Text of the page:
Foreign names that are the same as their English equivalents may be listed, to provide an answer to the question "What is that name in...?".

List of Germanic languages

The Germanic languages include some 58 (SIL estimate) languages and dialects that originated in Europe; this language family is a part of the Indo-European language family. Each subfamily in this list contains subgroups and individual languages.

The standard division of Germanic is into three branches,

East Germanic languages

North Germanic languages

West Germanic languagesThey all descend from Proto-Germanic, and ultimately from Proto-Indo-European.

South Germanic languages, an attempt to classify some of the West Germanic languages into a separate group, is rejected by the overwhelming majority of scholars.

† denotes extinct languages.

Norrland dialects

Norrland dialects (Swedish: norrländska mål) is one of the six major dialect groupings of the Swedish language. It comprises the dialects in most of Norrland, except those of Gästrikland and southern Hälsingland, where Svealand Swedish is spoken. Local dialects from Härjedalen and northwest Jämtland (specifically Frostviken in Strömsund Municipality), which traditionally are counted as variants of the Norwegian dialect of Trøndersk, are also excluded, while Jämtland dialects and other dialects of the region are considered to be true Norrland dialects.The border between Norrland dialects and Svealand Swedish runs through Hälsingland, such that the northern Hälsingland dialects are regarded as Norrland dialects and the southern ones as Svealand Swedish; an alternative delineation follows the southern border of Medelpad.The old northern border of the Swedish language in coastal Norrbotten largely followed the eastern and northern borders of Lower and Upper Kalix parishes in modern Kalix Municipality. From there, a vaguely defined linguistic border ran through Lappmarken from the northernmost point of Upper Kalix parish in an arc to the south of Porjus, then followed the Lule River to the border with Norway.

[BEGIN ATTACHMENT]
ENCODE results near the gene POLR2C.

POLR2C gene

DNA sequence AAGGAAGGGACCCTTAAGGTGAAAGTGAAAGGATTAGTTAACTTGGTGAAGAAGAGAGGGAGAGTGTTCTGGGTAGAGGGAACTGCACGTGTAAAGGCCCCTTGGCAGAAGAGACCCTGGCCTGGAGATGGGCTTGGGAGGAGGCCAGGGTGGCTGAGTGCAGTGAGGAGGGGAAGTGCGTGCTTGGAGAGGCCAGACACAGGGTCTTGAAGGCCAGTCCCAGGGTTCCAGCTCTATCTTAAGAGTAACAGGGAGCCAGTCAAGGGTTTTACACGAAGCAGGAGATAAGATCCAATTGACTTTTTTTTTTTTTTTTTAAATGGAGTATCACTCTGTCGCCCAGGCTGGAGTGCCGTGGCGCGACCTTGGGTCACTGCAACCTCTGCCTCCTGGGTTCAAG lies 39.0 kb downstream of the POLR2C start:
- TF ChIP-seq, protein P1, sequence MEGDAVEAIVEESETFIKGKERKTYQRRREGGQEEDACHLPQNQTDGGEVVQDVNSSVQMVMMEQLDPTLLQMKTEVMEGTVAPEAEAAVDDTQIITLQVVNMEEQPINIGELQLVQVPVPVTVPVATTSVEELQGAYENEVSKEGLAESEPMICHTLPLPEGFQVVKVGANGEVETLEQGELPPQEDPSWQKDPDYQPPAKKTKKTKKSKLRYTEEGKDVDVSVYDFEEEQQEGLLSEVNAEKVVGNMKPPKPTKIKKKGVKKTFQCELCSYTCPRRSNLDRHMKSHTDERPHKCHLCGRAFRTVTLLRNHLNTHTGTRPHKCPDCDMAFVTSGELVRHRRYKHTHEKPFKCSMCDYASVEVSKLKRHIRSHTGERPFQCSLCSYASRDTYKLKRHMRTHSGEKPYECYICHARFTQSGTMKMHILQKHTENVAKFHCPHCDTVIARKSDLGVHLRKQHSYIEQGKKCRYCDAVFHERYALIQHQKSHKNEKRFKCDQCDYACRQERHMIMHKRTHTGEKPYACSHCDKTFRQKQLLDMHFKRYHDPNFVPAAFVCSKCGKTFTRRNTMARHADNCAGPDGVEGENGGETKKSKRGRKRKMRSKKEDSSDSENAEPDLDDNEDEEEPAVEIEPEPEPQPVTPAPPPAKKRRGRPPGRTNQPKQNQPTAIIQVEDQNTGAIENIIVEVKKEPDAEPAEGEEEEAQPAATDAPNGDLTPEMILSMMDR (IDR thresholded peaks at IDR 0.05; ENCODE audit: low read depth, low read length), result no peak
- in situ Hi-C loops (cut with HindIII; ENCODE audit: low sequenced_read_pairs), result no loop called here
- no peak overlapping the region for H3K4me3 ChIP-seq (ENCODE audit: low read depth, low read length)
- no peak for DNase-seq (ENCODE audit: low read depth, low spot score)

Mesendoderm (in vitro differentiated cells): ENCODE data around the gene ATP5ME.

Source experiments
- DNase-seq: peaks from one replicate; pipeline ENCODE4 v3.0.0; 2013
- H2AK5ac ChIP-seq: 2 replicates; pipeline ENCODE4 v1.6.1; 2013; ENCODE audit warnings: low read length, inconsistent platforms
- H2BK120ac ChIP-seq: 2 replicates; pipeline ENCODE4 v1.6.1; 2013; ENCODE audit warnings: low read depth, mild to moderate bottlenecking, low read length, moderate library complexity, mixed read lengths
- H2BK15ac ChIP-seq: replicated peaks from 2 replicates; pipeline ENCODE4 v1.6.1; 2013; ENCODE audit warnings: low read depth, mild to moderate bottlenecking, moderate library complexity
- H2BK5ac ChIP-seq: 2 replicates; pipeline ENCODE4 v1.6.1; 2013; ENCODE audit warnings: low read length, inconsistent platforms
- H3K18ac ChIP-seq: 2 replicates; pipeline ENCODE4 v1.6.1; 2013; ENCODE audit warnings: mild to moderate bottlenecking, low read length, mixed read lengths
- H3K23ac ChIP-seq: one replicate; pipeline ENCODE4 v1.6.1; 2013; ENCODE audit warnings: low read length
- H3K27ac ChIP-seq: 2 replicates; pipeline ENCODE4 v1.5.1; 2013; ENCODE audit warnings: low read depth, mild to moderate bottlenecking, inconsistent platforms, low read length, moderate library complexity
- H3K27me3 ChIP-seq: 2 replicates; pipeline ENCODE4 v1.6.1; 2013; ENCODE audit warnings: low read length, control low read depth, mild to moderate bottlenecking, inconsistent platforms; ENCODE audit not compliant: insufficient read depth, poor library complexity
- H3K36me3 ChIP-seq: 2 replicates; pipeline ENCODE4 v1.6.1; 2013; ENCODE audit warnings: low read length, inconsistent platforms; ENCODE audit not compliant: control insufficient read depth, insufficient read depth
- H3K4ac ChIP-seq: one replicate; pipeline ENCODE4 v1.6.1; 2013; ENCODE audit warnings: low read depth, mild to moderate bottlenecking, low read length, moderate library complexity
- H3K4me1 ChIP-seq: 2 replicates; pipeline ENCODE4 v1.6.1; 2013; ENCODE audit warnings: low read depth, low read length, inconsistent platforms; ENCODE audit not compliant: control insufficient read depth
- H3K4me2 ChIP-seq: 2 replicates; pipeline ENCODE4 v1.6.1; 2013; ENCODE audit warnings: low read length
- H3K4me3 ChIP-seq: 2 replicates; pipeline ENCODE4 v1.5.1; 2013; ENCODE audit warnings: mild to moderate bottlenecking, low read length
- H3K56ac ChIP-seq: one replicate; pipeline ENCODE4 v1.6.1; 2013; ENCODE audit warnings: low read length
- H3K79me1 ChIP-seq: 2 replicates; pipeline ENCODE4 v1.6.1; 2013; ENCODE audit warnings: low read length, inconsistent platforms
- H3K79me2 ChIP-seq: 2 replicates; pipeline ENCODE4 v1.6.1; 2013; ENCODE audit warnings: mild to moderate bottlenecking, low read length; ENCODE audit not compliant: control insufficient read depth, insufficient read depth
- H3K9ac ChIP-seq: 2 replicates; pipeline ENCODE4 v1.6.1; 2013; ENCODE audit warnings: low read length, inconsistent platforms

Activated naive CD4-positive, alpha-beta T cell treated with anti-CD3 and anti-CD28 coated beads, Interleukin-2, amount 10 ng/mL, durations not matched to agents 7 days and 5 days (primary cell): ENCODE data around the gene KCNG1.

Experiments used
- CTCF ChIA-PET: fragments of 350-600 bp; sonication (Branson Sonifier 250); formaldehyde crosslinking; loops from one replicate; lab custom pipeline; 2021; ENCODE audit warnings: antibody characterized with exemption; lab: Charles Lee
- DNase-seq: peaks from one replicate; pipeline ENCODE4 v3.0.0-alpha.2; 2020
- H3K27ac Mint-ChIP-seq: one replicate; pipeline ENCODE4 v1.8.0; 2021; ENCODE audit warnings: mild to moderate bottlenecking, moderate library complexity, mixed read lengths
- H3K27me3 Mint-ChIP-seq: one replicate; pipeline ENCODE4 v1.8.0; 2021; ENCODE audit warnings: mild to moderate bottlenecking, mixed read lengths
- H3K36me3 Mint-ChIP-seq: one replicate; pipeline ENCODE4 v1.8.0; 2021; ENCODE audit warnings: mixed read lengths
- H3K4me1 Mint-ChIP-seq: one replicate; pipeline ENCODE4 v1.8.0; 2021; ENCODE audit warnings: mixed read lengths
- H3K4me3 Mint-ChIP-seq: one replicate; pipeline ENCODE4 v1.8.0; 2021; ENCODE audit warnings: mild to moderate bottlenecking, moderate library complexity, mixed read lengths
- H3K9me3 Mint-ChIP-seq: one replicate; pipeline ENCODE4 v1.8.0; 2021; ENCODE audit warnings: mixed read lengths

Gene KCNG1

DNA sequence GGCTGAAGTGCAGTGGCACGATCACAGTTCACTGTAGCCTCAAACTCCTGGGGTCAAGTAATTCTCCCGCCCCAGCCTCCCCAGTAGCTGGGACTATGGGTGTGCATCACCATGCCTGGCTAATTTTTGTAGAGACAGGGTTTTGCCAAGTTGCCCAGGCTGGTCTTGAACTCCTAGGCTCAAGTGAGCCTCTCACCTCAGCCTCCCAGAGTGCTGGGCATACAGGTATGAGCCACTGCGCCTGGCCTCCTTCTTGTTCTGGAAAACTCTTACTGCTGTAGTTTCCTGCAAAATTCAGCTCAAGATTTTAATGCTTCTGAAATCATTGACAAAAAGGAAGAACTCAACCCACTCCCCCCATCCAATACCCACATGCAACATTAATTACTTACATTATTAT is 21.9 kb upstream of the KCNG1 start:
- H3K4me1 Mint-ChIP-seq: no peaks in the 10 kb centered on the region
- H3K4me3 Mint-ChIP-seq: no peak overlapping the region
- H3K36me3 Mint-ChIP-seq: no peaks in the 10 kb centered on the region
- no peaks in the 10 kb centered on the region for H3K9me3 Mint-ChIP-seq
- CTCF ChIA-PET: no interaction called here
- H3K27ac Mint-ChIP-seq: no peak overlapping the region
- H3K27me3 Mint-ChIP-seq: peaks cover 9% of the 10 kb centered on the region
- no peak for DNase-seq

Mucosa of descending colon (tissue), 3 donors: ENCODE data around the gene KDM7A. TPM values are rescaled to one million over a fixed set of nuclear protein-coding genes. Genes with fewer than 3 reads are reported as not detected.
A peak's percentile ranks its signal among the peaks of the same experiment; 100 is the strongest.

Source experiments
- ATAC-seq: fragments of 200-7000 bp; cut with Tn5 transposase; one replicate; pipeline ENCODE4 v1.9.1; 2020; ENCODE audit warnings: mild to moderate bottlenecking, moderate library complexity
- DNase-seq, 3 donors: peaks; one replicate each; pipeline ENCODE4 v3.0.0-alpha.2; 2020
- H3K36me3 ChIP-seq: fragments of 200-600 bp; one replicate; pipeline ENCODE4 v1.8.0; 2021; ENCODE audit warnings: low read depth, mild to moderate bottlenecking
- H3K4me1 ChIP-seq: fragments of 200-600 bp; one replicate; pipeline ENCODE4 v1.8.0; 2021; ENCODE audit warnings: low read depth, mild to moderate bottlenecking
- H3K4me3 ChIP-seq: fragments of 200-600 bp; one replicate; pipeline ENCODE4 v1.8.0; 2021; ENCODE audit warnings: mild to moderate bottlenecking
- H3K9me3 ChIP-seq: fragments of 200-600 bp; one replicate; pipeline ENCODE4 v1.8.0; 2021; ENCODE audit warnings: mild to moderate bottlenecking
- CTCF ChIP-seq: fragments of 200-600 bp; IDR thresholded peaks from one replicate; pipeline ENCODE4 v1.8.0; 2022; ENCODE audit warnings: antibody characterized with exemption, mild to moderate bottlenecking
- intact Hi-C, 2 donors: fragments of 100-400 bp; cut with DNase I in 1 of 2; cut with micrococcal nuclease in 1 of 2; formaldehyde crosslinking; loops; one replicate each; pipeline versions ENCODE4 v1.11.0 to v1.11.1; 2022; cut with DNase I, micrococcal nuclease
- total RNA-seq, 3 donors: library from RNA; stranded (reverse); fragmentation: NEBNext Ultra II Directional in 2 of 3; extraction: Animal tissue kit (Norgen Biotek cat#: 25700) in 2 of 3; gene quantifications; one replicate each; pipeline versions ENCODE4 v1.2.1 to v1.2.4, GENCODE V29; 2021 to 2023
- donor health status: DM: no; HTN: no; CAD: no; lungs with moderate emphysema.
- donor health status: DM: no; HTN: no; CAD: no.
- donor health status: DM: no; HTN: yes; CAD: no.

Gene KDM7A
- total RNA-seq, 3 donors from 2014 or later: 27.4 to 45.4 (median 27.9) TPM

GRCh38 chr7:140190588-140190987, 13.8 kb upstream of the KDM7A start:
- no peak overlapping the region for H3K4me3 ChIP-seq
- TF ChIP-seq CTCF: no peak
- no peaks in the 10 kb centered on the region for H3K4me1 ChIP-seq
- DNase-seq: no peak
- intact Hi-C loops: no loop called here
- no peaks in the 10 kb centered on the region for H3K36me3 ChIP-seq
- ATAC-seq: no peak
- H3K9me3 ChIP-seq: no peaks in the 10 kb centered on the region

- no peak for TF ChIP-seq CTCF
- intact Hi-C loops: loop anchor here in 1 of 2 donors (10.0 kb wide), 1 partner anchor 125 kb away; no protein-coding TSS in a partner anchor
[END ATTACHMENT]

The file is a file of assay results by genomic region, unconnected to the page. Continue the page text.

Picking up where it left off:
Westrobothnian (Bondska) is a number of closely related non-standardized Scandinavian dialects spoken natively along the coast of the historical province of Westrobothnia in co-existence with Finnish, Sami and in recent centuries, the national standard language Swedish. Westrobothnian is the northernmost dialect group of the North Germanic languages in Sweden and borders the traditional Sami-speaking Lapland to the west and Finnish-speaking Torne Valley to the north. Like all Scandinavian, the different varieties of Westrobothnian originate in Proto-Norse and dialects of Old Norse, spoken by immigrating Germanic settlers during the Viking Age.

Westrobothnian has three grammatical genders in most dialects, two plural forms of indefinite nouns, and broad usage of definite nouns. Nouns are also inflected differently in the dative and accusative case. Some adjectives can be serially joined with nouns and some have two plural forms. A pleonastic article is always used before names when referring to someone. In the vocative, a name may instead be declined similarly to how words for near kin decline in the vocative.